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What is the Shellshock Bash bug and why does it matter?

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By now you may have heard about a new bug found in the Bash shell. And unless you're a programmer or security expert, you're probably wondering if you should really worry. The short answer is: Don't panic, but you should definitely learn more about it, because you may be in contact with vulnerable devices.

This bug, baptized "Shellshock" by Security Researchers, affects the Unix command shell "Bash," which happens to be one of the most common applications in those systems. That includes any machine running Mac OS X or Linux. The "shell" or "command prompt" is a piece of software that allows a computer to interact with the outside (you) by interpreting text. This vulnerability affects the shell known as Bash (Bourne Again SHell), which is installed not only on computers, but also on many devices (smart locks, cameras, storage and multimedia appliances, etc.) that use a subset of Linux.

But, what is it?

The bug is a little hard to explain without getting technical and mentioning some programming terminology, but bear with us, because it's not difficult to understand. Basically, an attacker can run code by simply asking for basic information from your computer, a server or an "internet of things" (IoT) device. Now, your computer is most likely unaffected because you are (and should be) running a firewall and blocking external requests not initiated locally by the software already authorized to run, but servers and IoT devices are a different issue.

Let's start with your computer. If you have a Mac OS X or Linux system, open the Terminal and run this line of code:

env x='() { :;}; echo vulnerable' bash -c 'echo this is a test'

If you see the word "vulnerable" as an answer, your system is, well... vulnerable.

Your Bash shell is simply running more code after a function (the "() { :;};" part), and that shouldn't be happening. The function is the "allowed" code, while everything after it is where the potentially "malicious" code could be installed.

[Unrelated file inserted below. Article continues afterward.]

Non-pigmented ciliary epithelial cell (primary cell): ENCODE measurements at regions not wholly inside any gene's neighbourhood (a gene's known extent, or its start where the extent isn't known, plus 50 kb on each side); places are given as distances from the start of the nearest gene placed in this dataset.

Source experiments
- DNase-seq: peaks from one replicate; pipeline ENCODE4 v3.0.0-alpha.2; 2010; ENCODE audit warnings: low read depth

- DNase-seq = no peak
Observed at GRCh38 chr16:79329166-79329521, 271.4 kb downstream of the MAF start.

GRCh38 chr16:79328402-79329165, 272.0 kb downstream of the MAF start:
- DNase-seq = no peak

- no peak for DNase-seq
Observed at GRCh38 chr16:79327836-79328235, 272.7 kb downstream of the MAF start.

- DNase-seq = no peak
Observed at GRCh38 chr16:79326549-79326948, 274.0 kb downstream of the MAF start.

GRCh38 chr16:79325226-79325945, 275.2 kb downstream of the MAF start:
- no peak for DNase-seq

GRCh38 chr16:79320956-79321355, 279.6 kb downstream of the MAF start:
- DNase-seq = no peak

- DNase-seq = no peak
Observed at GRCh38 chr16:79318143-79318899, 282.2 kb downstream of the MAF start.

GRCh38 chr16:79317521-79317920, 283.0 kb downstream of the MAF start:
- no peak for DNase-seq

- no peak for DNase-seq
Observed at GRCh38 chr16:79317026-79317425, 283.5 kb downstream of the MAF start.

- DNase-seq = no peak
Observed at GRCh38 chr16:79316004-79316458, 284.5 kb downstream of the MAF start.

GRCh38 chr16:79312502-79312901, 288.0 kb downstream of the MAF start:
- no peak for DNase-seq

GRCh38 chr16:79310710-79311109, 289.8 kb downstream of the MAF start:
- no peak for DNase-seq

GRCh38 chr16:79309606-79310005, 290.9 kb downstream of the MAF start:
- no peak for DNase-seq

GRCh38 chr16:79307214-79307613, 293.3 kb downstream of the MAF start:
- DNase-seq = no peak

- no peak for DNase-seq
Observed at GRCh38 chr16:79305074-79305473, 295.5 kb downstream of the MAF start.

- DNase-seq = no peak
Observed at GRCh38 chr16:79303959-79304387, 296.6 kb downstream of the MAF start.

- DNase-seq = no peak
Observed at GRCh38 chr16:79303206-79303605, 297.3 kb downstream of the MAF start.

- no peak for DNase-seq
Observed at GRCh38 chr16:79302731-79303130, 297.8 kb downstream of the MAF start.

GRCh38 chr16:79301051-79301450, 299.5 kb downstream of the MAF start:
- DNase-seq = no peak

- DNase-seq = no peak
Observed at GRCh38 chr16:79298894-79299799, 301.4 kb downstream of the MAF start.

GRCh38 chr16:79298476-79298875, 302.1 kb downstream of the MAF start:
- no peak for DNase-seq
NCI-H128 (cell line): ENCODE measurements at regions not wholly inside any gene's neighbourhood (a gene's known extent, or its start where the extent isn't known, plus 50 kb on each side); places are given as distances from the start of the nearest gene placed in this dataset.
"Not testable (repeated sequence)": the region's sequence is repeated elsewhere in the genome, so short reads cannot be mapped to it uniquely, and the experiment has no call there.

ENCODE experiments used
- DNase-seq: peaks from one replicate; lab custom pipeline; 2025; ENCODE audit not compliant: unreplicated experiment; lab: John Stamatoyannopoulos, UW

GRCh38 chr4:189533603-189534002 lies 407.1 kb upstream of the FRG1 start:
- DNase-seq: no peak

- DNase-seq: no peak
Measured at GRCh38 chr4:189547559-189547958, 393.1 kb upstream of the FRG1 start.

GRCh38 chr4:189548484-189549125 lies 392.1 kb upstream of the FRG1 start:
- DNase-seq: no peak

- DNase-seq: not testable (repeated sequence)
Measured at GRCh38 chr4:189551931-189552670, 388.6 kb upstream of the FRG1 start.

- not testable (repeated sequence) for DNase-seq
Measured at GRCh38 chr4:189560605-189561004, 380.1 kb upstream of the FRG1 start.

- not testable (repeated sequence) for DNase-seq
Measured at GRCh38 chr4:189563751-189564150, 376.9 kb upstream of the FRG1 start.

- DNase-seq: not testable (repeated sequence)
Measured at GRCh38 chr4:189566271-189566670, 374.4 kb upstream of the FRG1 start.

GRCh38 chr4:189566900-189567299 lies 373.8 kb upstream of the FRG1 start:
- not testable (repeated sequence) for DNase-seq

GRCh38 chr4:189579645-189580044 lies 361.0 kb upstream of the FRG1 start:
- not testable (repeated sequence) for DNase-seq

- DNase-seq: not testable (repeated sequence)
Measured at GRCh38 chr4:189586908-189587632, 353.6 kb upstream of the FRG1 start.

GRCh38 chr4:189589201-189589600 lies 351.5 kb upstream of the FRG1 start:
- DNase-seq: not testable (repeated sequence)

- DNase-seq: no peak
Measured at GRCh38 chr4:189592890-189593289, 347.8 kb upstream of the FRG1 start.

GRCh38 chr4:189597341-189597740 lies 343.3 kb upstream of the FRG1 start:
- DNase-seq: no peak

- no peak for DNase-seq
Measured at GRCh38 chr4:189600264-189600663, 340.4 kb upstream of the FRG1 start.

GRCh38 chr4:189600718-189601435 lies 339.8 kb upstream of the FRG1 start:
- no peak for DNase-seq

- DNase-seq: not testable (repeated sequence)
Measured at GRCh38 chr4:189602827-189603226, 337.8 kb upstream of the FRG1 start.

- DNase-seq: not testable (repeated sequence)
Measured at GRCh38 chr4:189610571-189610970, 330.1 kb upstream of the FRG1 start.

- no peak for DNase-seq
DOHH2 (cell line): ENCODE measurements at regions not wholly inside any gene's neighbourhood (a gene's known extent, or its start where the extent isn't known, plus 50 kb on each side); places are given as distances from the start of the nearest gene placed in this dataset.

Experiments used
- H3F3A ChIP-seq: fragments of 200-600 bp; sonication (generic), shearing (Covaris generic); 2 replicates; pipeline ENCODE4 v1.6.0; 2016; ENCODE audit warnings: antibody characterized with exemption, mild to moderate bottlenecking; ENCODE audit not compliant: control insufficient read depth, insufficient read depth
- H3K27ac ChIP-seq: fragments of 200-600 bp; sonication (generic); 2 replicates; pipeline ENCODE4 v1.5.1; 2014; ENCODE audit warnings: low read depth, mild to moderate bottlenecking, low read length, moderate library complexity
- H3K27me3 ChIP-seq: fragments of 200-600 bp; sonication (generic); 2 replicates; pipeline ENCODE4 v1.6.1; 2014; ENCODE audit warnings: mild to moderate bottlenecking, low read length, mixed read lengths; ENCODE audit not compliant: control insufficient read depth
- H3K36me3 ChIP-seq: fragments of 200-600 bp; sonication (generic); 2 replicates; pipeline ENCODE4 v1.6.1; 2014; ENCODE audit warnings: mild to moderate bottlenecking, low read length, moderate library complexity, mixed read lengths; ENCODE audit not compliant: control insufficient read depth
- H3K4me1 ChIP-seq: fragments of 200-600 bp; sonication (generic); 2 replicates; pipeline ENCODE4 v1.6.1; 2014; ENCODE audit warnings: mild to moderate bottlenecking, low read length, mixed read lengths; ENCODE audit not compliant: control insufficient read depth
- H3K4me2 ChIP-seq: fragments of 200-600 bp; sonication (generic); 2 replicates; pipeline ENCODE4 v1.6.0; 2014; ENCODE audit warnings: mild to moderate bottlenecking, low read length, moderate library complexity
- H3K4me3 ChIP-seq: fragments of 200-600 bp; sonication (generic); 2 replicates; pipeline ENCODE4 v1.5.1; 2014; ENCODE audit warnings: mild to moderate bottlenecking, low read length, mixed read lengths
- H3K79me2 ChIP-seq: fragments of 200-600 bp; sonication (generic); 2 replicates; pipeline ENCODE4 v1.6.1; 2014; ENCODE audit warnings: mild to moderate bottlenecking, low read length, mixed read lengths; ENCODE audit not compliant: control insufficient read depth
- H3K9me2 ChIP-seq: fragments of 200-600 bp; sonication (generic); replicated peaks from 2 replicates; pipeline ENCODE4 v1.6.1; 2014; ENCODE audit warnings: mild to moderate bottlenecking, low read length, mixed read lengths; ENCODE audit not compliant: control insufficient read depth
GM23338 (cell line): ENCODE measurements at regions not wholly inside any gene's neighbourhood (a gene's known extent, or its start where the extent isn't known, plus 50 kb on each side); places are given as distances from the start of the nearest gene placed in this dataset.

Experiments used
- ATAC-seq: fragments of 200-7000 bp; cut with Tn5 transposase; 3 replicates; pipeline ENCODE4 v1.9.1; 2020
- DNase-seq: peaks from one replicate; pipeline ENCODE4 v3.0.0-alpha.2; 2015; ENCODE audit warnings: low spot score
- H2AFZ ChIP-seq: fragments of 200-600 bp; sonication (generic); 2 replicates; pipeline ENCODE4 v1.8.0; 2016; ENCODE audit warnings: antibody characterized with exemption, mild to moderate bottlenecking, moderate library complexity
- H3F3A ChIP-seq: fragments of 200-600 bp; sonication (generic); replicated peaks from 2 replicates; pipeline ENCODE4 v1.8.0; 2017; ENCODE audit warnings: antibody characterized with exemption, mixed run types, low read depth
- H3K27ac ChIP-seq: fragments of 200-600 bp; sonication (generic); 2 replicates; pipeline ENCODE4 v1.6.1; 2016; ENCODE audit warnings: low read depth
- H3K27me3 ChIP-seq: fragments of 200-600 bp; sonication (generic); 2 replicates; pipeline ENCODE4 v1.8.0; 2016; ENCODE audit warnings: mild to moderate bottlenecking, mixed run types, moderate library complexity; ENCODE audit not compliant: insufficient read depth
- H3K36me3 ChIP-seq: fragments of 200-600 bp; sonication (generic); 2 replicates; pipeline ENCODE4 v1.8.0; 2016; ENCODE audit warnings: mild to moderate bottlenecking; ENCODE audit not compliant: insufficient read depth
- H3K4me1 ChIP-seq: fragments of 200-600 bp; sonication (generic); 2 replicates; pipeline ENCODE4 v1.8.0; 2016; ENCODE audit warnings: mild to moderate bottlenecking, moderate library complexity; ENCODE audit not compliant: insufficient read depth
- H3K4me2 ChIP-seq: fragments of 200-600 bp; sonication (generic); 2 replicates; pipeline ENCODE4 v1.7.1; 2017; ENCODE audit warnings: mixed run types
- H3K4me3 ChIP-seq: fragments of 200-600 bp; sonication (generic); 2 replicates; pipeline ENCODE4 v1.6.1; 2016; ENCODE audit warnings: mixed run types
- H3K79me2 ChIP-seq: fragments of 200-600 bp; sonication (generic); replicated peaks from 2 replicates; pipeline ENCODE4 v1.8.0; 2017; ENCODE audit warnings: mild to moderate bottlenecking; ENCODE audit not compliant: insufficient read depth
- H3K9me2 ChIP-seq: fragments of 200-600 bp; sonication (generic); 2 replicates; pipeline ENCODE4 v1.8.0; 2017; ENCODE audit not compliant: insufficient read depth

What can an attacker do?

The remote execution (over the internet or a network) of extra code could let an attacker load malware on a system and steal private information, delete files, activate your camera, open a lock and, well, do pretty much anything with a little know-how. However, as we mentioned, this is not something that should matter much on a user's computer with a working firewall, because it hasn't been proven possible to take advantage of the bug under that scenario.

A server, well, that's a completely different story, because a server has to listen to requests in order to "serve" (pun intended) its purpose. This means that by requesting almost any data and running malicious code, an attacker can infect any affected server, which is about 60 percent of web servers out on the internet, most routers (even your home router) and many consumer devices (including security cameras and "smart" appliances -- which don't seem so smart right about now). This is because smart appliances are a form of servers.

How can this problem be solved?

It's super simple to solve this problem. Many software developers have already issued patches and more are being released by the hour. Two of the most popular Linux distributions, Red Hat and Ubuntu, already have patches available, and we suspect Apple will soon release its fix. Updating a system takes almost no time. It's a simple process and it's a common task for most users. The problem is with systems that are not often updated. For example: It's not very common to update the software on your router, and even less common to update something like a door lock, a light switch or a security camera.

The internet of things complicates the situation because there are many more devices that should be updated, and for some, the manufacturers may not even issue patches. However, most of the devices are configured to function in a secure manner, behind a firewall. Regardless, if you suspect your "things" use a version of Linux (and there's a really good chance they do), we recommend you check for updates and even inquire about them from the manufacturer.

The bottom line is: this is a serious bug, but patches are available and should be installed promptly. But, there's no doubt we'll be hearing plenty more about Shellshock and the problems it can cause in the coming days and weeks -- especially since it's gone unnoticed for around 25 years. There's a lot of holes out there to patch.

Update: In a statement to iMore, an Apple representative said "the vast majority of OS X users are not at risk...With OS X, systems are safe by default and not exposed to remote exploits of bash unless users configure advanced UNIX services." According to Apple, there is a patch coming soon for those users who could be exposed.

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